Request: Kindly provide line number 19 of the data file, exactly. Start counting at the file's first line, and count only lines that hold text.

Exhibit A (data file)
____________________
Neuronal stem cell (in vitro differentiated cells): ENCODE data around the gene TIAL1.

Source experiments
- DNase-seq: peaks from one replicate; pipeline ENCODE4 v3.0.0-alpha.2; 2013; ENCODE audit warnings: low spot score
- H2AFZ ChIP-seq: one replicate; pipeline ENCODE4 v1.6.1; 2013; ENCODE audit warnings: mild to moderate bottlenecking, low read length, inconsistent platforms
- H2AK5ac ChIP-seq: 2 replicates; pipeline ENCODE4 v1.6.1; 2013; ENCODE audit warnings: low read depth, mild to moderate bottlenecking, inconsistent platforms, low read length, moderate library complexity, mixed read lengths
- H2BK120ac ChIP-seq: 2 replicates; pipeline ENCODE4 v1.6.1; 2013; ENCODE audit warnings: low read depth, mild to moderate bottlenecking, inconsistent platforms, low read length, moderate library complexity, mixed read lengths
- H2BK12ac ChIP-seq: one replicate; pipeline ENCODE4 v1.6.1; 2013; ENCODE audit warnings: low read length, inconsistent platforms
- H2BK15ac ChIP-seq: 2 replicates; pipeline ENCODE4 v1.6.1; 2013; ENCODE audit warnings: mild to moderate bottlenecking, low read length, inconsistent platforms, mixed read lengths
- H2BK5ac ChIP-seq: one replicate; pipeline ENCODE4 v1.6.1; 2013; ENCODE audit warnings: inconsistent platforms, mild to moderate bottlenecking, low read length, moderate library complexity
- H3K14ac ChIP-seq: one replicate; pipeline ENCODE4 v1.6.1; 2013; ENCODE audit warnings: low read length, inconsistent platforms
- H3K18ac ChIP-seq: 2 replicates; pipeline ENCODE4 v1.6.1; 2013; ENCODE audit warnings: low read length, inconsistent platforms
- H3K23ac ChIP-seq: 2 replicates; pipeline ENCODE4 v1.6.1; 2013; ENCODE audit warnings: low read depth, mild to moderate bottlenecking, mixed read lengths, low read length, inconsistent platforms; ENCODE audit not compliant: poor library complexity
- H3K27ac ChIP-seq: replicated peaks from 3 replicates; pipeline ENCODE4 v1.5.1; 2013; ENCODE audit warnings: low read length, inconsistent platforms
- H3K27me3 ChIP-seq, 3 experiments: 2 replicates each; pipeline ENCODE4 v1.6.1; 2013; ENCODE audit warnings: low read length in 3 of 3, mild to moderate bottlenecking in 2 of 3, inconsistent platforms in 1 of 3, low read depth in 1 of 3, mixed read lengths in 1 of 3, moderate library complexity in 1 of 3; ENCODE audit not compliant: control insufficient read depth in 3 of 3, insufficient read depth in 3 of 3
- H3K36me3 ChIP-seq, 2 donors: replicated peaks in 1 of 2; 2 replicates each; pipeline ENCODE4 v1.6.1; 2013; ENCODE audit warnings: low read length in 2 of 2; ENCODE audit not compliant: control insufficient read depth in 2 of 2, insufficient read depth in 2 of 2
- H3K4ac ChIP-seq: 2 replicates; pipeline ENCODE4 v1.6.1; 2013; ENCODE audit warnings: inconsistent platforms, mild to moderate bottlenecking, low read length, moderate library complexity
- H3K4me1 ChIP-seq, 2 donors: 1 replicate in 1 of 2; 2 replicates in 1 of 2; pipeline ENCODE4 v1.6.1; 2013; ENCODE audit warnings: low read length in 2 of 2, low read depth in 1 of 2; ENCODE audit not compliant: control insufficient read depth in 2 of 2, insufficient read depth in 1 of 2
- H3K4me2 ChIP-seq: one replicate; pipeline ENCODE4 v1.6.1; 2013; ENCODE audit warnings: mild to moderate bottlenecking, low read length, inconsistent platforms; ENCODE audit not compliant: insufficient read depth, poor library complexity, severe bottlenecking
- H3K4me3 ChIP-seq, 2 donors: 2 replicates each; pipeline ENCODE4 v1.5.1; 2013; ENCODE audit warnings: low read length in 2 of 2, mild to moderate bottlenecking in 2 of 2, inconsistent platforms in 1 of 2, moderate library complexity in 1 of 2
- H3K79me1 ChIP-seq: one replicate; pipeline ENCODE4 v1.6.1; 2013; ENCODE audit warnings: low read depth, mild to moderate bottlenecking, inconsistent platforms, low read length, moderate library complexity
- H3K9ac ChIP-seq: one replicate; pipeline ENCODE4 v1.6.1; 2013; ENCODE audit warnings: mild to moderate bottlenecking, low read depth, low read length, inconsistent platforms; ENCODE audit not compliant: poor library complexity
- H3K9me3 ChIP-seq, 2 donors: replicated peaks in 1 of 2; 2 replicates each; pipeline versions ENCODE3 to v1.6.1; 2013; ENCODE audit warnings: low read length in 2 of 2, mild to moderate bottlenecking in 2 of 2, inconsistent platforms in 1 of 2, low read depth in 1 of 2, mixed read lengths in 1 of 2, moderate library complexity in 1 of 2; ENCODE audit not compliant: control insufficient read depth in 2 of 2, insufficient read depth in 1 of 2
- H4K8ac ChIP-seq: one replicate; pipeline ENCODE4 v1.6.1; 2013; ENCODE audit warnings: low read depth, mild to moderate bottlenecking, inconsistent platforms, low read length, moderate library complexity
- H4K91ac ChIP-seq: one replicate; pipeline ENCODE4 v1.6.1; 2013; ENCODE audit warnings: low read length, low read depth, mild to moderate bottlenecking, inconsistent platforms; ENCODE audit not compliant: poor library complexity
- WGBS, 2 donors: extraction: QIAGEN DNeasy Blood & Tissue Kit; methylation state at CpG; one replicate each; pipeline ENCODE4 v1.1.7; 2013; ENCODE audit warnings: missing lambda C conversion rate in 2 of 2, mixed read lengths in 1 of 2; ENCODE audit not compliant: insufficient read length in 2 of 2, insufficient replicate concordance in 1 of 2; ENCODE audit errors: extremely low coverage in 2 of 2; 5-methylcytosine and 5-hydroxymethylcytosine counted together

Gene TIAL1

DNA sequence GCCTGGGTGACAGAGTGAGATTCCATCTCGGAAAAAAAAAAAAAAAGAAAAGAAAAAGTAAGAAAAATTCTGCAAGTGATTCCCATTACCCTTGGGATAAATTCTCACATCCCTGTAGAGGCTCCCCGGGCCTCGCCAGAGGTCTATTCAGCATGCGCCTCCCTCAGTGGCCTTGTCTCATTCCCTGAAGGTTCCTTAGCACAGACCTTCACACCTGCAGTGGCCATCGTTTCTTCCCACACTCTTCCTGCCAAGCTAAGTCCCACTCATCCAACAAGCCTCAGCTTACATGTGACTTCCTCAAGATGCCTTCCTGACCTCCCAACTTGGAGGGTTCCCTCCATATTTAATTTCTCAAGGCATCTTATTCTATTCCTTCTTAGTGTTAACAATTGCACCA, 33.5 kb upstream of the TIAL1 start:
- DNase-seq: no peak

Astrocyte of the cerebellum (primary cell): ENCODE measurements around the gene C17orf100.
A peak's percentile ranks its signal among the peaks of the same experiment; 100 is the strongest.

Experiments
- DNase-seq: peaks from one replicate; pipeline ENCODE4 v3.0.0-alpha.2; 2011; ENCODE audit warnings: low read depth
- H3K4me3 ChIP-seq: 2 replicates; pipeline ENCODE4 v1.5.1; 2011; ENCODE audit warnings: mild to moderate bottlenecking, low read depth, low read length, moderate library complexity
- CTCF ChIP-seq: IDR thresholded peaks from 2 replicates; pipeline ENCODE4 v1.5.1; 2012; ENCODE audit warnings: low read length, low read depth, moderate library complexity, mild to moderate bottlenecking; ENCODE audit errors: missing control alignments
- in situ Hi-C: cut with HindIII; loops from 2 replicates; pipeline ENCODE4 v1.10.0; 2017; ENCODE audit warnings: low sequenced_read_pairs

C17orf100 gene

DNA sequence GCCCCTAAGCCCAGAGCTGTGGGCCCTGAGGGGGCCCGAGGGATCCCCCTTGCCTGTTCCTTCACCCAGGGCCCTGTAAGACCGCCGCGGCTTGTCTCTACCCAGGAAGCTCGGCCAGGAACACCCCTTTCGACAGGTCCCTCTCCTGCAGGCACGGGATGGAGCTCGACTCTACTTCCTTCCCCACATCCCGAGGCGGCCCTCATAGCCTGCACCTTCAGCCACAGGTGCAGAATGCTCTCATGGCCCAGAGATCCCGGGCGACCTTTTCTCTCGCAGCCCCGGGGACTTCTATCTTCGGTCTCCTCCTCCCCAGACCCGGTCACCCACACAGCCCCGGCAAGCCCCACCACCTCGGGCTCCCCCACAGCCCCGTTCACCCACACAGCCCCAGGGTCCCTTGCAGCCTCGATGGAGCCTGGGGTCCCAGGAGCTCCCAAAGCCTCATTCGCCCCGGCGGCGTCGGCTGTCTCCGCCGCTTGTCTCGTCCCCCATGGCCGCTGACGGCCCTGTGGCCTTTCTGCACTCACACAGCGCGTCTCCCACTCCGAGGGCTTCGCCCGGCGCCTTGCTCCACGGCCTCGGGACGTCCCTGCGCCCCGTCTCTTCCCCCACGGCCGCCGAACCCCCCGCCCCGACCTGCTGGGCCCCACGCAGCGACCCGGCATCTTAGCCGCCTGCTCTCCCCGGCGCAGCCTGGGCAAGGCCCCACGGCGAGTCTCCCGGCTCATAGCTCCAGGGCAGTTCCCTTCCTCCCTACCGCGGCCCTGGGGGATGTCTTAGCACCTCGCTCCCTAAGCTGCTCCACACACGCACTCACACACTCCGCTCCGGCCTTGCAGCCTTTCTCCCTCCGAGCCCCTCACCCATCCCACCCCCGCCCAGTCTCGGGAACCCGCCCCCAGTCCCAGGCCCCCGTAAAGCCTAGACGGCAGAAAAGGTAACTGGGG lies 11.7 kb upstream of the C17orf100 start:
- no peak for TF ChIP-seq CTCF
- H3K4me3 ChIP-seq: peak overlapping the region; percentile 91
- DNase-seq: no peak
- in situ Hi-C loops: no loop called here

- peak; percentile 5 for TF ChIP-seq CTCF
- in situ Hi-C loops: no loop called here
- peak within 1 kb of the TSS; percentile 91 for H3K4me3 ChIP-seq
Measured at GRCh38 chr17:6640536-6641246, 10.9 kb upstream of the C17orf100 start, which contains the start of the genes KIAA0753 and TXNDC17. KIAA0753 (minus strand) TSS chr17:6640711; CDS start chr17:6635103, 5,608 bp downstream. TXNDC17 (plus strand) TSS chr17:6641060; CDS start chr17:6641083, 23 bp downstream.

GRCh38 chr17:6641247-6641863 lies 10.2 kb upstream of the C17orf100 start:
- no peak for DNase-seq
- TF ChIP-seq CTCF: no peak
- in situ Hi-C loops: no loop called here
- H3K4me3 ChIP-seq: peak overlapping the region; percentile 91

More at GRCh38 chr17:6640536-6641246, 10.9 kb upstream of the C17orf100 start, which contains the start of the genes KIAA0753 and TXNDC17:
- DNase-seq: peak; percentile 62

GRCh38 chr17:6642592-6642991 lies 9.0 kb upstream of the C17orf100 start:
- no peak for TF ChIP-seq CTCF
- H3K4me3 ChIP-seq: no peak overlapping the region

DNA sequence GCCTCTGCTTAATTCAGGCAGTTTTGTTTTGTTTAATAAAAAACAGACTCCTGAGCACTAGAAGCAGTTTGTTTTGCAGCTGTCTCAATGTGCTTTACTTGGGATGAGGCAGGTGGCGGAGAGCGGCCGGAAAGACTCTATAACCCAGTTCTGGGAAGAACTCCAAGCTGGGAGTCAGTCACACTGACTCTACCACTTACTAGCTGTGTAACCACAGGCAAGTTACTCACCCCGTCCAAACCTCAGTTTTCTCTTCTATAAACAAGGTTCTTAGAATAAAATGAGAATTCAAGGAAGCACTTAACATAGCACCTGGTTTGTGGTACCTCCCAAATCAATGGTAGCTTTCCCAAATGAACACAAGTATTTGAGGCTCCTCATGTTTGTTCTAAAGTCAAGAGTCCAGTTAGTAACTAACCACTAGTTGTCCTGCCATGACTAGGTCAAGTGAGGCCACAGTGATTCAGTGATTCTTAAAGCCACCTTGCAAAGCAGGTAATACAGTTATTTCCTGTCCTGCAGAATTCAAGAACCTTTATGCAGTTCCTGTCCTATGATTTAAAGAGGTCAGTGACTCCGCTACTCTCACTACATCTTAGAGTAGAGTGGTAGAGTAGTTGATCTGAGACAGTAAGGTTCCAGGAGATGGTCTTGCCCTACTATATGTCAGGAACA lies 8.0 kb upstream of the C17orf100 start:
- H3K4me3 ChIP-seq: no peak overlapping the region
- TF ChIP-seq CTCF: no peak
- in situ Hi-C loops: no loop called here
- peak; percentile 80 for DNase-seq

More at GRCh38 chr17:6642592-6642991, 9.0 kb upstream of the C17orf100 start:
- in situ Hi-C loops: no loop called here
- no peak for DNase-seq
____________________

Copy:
- H3K4me3 ChIP-seq, 2 donors: 2 replicates each; pipeline ENCODE4 v1.5.1; 2013; ENCODE audit warnings: low read length in 2 of 2, mild to moderate bottlenecking in 2 of 2, inconsistent platforms in 1 of 2, moderate library complexity in 1 of 2